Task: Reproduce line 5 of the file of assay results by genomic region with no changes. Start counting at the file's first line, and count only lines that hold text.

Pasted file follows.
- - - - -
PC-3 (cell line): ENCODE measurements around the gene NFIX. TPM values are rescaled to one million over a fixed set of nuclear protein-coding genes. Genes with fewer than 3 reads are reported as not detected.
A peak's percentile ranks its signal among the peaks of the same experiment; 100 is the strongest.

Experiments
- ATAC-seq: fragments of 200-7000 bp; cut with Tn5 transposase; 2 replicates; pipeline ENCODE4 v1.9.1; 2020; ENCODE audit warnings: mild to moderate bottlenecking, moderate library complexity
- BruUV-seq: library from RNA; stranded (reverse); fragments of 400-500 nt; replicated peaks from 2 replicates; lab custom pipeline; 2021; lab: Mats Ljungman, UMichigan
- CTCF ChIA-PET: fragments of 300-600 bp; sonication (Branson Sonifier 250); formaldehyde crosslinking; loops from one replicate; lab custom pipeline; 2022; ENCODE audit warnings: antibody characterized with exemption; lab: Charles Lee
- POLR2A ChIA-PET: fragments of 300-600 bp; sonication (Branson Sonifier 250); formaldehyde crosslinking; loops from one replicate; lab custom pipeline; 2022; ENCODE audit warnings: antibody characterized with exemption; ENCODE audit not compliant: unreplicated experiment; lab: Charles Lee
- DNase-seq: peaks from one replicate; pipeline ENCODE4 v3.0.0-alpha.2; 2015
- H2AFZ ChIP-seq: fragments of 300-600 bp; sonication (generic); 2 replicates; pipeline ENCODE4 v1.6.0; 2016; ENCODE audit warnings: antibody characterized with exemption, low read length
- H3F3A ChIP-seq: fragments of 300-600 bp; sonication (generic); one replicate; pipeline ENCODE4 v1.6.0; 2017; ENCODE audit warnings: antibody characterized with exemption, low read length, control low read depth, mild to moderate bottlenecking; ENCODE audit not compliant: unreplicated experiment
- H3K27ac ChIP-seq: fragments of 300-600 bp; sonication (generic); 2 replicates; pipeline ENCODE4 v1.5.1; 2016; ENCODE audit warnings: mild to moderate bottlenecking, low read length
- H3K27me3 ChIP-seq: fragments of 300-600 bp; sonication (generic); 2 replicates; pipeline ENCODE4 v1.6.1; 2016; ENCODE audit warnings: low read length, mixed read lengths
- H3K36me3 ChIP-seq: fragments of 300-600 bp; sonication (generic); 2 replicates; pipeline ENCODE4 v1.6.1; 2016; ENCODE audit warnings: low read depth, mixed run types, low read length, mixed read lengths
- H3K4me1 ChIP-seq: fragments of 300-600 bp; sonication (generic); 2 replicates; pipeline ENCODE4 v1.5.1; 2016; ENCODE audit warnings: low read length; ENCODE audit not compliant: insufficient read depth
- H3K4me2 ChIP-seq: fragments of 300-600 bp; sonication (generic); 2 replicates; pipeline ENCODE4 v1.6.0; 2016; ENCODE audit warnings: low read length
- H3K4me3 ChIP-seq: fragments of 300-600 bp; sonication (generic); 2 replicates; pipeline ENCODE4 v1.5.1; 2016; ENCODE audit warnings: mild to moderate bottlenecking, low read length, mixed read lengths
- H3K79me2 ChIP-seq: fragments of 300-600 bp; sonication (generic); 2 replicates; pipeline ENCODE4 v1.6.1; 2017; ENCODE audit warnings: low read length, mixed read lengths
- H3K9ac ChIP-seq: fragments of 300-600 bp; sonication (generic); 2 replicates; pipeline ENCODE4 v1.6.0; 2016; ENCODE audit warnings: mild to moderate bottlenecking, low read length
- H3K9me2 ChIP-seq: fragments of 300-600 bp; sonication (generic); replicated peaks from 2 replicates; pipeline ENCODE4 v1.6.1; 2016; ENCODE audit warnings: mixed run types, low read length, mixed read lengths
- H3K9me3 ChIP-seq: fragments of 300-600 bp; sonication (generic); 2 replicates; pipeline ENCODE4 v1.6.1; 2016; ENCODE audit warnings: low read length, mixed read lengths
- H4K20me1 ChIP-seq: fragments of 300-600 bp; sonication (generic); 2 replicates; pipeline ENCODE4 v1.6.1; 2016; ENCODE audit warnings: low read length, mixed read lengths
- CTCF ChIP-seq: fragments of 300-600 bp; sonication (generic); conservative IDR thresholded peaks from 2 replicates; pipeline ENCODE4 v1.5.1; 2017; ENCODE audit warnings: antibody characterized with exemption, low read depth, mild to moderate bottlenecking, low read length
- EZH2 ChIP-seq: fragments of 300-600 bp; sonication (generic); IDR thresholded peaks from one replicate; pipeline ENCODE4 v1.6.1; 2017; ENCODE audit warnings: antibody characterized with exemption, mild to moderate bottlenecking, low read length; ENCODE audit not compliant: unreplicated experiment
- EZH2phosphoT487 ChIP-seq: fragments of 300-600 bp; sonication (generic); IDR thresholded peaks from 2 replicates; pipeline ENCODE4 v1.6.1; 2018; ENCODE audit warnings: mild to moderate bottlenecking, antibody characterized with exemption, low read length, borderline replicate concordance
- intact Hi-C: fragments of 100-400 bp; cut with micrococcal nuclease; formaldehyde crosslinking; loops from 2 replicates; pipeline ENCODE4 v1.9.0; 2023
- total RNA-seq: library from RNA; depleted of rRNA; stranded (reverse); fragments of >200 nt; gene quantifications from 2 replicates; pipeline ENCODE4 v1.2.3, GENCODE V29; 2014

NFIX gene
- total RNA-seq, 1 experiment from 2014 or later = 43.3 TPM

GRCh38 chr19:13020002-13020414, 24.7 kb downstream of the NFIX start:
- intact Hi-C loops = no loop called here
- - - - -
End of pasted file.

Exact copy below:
- BruUV-seq: library from RNA; stranded (reverse); fragments of 400-500 nt; replicated peaks from 2 replicates; lab custom pipeline; 2021; lab: Mats Ljungman, UMichigan